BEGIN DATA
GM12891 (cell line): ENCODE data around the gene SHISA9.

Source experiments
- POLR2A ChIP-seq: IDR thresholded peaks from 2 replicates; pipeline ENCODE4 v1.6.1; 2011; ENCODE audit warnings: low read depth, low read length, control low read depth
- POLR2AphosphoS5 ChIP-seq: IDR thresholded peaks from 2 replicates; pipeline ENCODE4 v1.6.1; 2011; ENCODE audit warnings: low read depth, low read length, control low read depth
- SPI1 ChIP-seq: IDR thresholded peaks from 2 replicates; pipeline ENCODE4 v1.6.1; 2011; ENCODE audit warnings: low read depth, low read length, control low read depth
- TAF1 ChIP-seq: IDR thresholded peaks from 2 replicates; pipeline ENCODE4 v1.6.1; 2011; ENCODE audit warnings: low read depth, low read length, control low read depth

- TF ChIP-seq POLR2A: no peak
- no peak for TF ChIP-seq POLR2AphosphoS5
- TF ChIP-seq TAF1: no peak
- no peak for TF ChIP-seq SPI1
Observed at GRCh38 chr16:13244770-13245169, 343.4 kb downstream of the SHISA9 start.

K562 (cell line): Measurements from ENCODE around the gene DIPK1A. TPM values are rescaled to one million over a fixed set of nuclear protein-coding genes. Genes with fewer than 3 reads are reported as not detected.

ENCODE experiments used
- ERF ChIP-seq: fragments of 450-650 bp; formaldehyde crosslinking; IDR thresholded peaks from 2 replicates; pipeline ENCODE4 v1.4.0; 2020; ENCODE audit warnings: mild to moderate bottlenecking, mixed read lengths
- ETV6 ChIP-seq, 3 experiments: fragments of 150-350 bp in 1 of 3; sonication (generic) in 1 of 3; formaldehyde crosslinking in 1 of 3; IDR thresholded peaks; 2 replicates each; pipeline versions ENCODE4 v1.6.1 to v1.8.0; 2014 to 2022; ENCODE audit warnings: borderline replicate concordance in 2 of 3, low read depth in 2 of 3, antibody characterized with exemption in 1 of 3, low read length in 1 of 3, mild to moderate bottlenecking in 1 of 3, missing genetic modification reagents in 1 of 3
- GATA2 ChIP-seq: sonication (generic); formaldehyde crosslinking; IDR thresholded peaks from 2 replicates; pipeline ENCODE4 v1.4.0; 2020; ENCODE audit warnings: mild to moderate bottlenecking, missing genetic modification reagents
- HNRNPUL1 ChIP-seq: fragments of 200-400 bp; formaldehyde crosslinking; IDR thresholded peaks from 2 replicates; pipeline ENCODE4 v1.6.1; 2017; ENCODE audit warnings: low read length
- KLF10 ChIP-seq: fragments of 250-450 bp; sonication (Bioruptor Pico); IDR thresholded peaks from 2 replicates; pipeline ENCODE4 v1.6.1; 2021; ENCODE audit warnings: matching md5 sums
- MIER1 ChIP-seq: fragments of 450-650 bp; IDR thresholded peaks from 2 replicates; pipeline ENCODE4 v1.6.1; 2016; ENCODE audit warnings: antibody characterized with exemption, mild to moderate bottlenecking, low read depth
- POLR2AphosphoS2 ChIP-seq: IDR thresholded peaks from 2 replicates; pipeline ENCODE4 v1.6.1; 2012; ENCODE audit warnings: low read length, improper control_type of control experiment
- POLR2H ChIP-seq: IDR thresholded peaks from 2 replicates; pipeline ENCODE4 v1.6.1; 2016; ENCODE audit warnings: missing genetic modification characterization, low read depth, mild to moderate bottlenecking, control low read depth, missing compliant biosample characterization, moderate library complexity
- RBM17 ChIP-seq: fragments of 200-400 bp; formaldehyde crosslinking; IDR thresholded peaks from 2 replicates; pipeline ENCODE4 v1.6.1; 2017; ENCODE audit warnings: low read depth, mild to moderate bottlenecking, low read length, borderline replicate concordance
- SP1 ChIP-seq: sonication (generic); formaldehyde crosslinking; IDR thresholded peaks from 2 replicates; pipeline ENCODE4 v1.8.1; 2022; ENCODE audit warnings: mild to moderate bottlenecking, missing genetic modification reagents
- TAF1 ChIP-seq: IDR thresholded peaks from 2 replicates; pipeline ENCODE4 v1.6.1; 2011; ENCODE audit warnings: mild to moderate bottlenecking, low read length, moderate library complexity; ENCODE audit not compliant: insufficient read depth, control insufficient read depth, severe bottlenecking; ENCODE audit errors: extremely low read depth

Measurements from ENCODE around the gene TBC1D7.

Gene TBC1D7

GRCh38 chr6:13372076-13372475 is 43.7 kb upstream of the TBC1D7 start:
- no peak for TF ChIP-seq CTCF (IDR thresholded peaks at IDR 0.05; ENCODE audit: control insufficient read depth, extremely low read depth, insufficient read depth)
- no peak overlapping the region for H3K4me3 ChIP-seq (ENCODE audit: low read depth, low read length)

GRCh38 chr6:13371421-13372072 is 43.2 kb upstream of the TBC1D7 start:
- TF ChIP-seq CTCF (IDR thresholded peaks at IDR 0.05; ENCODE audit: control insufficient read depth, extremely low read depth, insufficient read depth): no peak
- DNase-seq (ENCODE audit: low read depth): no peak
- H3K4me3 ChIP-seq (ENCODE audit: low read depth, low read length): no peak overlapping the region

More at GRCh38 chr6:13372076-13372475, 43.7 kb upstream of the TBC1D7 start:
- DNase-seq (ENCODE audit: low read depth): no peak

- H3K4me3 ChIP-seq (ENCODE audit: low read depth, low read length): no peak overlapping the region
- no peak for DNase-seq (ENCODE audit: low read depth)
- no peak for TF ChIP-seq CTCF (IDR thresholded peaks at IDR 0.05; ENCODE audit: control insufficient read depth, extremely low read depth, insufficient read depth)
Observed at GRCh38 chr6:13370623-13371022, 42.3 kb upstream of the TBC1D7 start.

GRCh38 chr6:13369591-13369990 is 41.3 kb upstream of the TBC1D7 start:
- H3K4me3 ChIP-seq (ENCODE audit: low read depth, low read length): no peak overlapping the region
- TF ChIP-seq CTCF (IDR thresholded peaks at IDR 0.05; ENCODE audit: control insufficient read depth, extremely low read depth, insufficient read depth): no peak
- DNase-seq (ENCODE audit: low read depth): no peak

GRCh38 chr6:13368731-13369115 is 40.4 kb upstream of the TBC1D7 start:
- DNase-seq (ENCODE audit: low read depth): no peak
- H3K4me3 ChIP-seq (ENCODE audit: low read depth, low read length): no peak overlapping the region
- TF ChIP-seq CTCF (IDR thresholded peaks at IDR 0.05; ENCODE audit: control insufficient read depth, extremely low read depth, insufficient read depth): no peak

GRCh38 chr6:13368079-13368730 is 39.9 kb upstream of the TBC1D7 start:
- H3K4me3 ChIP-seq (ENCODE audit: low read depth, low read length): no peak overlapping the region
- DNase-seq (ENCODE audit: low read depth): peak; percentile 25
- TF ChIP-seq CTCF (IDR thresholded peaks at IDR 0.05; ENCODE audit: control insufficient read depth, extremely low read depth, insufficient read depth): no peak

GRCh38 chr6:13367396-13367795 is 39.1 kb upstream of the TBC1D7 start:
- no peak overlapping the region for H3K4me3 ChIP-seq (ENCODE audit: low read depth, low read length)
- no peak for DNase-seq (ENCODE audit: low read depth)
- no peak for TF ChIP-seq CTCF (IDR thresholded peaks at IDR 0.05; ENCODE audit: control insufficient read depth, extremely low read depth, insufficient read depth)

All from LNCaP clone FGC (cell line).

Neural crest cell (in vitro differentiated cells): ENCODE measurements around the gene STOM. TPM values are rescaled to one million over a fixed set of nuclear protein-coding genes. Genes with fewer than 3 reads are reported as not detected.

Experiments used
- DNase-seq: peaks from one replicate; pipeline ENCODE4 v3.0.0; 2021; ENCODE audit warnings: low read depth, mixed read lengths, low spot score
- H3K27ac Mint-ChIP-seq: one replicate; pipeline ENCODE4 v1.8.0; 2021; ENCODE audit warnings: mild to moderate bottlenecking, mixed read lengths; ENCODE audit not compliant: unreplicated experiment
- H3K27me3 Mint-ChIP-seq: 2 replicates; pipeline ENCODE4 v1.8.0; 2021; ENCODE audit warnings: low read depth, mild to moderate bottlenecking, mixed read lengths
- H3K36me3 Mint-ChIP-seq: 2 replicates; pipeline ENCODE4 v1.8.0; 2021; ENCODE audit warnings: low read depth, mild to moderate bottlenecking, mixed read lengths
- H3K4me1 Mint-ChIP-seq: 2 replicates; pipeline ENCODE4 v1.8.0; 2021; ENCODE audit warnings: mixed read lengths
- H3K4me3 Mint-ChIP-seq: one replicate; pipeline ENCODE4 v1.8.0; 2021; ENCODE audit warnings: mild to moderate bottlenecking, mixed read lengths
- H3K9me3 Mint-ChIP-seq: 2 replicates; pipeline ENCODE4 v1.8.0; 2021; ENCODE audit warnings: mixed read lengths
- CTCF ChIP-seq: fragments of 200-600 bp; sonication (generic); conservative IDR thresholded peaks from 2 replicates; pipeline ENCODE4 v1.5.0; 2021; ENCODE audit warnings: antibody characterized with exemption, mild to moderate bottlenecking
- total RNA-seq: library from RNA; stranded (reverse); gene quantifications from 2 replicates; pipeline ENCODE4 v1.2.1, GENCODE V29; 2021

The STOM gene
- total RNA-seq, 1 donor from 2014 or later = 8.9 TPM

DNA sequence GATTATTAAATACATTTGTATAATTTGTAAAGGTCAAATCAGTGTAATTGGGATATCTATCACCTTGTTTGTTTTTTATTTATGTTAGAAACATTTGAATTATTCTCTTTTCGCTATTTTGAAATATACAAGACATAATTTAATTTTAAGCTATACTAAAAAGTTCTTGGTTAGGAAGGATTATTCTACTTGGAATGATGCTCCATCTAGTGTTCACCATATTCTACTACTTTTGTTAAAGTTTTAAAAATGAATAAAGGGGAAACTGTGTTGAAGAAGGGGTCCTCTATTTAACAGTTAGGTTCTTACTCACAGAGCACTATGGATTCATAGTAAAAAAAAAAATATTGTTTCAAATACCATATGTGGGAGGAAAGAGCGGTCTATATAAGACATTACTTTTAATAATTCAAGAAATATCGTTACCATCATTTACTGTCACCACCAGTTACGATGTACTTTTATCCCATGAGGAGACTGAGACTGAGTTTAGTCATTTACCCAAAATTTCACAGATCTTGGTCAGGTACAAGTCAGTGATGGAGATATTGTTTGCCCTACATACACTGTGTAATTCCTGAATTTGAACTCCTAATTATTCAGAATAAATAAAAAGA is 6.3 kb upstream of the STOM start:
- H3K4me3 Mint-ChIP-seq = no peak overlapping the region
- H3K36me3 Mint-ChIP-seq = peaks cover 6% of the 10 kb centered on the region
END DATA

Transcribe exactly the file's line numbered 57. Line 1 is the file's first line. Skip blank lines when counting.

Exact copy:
Neural crest cell (in vitro differentiated cells): ENCODE measurements around the gene STOM. TPM values are rescaled to one million over a fixed set of nuclear protein-coding genes. Genes with fewer than 3 reads are reported as not detected.